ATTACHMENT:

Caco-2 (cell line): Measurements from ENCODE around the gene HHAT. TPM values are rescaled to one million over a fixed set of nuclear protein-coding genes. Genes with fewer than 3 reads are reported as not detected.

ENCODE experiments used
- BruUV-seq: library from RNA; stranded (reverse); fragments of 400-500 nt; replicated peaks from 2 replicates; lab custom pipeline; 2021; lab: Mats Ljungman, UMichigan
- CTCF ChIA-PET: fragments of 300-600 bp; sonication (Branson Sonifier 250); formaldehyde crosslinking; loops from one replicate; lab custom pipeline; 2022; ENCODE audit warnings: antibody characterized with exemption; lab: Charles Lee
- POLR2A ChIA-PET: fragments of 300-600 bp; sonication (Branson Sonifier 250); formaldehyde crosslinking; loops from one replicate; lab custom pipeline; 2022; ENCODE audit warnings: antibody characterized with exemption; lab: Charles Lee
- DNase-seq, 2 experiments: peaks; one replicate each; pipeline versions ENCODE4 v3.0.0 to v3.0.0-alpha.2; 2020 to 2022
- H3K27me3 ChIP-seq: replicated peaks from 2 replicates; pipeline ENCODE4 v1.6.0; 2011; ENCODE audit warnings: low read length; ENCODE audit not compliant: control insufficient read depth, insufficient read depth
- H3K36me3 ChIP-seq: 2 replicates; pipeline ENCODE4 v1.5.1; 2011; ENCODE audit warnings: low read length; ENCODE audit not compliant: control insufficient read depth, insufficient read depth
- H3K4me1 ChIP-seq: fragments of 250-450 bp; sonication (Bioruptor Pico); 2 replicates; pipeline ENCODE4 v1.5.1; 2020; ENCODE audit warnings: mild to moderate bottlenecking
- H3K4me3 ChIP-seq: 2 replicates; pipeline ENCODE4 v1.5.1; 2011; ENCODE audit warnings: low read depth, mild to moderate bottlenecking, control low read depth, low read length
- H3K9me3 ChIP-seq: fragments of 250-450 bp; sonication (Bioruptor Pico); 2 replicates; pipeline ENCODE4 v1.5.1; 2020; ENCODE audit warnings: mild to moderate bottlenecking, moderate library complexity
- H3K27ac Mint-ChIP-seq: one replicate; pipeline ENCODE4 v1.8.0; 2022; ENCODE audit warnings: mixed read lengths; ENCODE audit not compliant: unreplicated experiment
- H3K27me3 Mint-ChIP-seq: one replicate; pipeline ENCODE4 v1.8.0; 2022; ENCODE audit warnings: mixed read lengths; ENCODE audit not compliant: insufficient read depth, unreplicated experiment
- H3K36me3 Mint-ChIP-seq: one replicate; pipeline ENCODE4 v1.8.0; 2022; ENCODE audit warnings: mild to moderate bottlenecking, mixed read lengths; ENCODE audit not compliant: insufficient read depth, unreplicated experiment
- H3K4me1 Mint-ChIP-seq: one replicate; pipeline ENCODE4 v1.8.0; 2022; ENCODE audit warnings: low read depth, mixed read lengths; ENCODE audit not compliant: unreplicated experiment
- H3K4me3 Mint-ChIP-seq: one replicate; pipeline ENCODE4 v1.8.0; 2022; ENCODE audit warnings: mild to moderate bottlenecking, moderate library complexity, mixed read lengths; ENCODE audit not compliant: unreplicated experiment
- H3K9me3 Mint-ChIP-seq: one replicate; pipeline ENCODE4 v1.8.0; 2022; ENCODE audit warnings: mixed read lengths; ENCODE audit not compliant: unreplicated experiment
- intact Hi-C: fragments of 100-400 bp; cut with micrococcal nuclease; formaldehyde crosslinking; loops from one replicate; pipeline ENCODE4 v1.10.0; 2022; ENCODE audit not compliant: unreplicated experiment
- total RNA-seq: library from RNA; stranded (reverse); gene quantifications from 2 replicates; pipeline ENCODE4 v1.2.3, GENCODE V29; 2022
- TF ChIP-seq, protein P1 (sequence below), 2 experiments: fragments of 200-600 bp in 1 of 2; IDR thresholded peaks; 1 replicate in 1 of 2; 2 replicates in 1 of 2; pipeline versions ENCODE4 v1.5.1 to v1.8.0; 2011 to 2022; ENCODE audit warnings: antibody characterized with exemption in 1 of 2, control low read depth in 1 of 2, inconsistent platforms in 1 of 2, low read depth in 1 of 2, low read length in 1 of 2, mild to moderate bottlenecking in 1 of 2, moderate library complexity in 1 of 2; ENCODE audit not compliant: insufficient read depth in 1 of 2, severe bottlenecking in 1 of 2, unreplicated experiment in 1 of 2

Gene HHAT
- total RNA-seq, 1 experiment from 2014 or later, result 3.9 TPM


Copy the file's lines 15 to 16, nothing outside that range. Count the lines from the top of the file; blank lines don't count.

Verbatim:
- H3K4me1 Mint-ChIP-seq: one replicate; pipeline ENCODE4 v1.8.0; 2022; ENCODE audit warnings: low read depth, mixed read lengths; ENCODE audit not compliant: unreplicated experiment
- H3K4me3 Mint-ChIP-seq: one replicate; pipeline ENCODE4 v1.8.0; 2022; ENCODE audit warnings: mild to moderate bottlenecking, moderate library complexity, mixed read lengths; ENCODE audit not compliant: unreplicated experiment